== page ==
It's possible to hail a taxi off the street or ask someone at a hotel or restaurant to call one. Expats should always insist that the driver turns on the meter to avoid being overcharged. The driver’s information should be clearly displayed in the back of the taxi and there is a number one can call with any complaints. Expats should also try and have the exact change with them when travelling in a taxi, as drivers often don’t have change or may be tempted to short-change when handed a large bill.

An alternative option to taking a taxi is to call a remis. These look like normal cars and don’t have meters. They are slightly more expensive than taxis but are usually safer and are sent out by an established company.

Ride-sharing services such as Uber are also readily available in Buenos Aires. Expats who cannot speak Spanish will likely find that this is the easiest way to get around the city, as there is limited room for miscommunication with drivers and no need to read Spanish street signs or maps. 

Driving in Buenos Aires

Driving in Buenos Aires can be chaotic. The traffic is heavy and frustrating for inexperienced expats. Those living in the city with access to the public transport network are advised to avoid driving altogether. Expats who can’t avoid driving should drive carefully and follow the rules of the road, even if those around them do not.

Large expressways extend from Buenos Aires out to most of the country, but many of the roads beyond this are two-lane roads and most of them are in poor condition and not paved. That said, many of the major highways out of Buenos Aires have recently been extended and now link to most of Argentina’s major cities. 

To drive in Argentina, expats must possess an International Driving Permit in addition to a national driver's license from their home country. Expats should also ensure that they have their vehicle’s registration, green card (tarjeta verde) and tax and insurance documents in the car, as traffic police will request to see these if they pull anyone over.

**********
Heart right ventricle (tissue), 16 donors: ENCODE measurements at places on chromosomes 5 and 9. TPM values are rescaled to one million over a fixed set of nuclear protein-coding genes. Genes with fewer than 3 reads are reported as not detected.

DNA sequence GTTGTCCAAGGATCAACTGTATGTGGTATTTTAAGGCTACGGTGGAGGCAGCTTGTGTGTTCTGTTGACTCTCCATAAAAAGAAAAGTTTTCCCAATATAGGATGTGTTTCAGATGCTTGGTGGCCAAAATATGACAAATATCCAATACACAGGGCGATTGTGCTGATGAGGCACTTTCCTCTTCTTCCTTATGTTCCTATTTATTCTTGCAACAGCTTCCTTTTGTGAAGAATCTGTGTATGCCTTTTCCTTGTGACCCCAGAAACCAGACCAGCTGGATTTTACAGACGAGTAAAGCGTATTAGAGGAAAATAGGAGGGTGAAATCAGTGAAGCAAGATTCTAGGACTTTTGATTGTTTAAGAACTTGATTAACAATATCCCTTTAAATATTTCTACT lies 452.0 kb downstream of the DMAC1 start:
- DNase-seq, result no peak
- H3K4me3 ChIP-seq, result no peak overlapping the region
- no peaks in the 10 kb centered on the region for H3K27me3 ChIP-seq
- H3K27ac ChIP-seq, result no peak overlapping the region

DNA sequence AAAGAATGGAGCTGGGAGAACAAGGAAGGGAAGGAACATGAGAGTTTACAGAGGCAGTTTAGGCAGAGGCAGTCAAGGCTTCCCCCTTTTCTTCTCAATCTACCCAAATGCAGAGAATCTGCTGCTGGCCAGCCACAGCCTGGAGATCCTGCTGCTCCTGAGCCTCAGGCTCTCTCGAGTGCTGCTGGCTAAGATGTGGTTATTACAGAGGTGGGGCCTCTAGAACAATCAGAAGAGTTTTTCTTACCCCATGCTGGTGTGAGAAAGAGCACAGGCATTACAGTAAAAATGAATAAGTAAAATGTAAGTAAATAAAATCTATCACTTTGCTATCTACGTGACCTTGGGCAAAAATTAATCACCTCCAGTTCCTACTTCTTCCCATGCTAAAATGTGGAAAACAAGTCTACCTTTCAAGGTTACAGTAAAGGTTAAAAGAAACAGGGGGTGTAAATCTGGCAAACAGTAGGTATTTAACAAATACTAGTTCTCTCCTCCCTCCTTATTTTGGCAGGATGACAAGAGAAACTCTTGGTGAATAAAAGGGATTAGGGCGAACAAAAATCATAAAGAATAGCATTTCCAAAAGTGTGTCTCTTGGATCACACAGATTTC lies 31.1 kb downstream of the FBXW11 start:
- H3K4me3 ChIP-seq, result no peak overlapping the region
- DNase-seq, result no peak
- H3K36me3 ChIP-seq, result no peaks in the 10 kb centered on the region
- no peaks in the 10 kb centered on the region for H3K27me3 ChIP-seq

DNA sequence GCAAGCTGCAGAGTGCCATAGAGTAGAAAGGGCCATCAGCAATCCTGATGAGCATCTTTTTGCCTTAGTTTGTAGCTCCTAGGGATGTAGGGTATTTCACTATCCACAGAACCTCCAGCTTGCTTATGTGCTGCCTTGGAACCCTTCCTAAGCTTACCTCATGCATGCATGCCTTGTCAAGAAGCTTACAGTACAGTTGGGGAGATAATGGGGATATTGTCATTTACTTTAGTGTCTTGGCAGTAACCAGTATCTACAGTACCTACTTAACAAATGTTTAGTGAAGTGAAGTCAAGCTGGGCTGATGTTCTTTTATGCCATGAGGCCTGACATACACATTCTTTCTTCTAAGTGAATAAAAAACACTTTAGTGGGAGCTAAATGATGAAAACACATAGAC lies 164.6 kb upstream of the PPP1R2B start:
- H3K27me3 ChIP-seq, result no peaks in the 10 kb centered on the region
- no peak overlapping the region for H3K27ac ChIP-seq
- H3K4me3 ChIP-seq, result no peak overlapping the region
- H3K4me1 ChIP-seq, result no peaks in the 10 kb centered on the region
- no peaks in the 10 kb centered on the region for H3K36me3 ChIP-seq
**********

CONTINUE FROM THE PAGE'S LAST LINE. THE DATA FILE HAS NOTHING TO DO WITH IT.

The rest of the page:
Cycling in Buenos Aires

It is not advisable to cycle in Buenos Aires city centre. The traffic can be dangerous and there aren’t sufficient bicycle lanes. Drivers tend to disregard cyclists, making cycling in Buenos Aires a largely unpleasant experience. There are, however, some areas that are more suitable for cycling for those who just want to go on a leisurely bike ride. The parks in Palermo and the Reserva Ecológica Costanera Sur are both such places. 

Walking in Buenos Aires

Walking is a good way to get around in Buenos Aires during the day; however, it might be better to avoid walking in certain areas of the city after dark. Expats who walk around Buenos Aires will find it difficult to get lost because of the grid-like layout of the streets. Walking is also an excellent way to avoid the frustrations of traffic and public transport during peak hours. 

There is plenty to see and do while walking around Buenos Aires, as many of the streets are lined with shops and cafés. There are also pedestrian walkways such as Calle Florida, which runs from Plaza San Martín to Plaza de Mayo. Expats walking along here will cross another pedestrian walkway called Lavalle, which will take them to Plaza de la República and the Obelisk.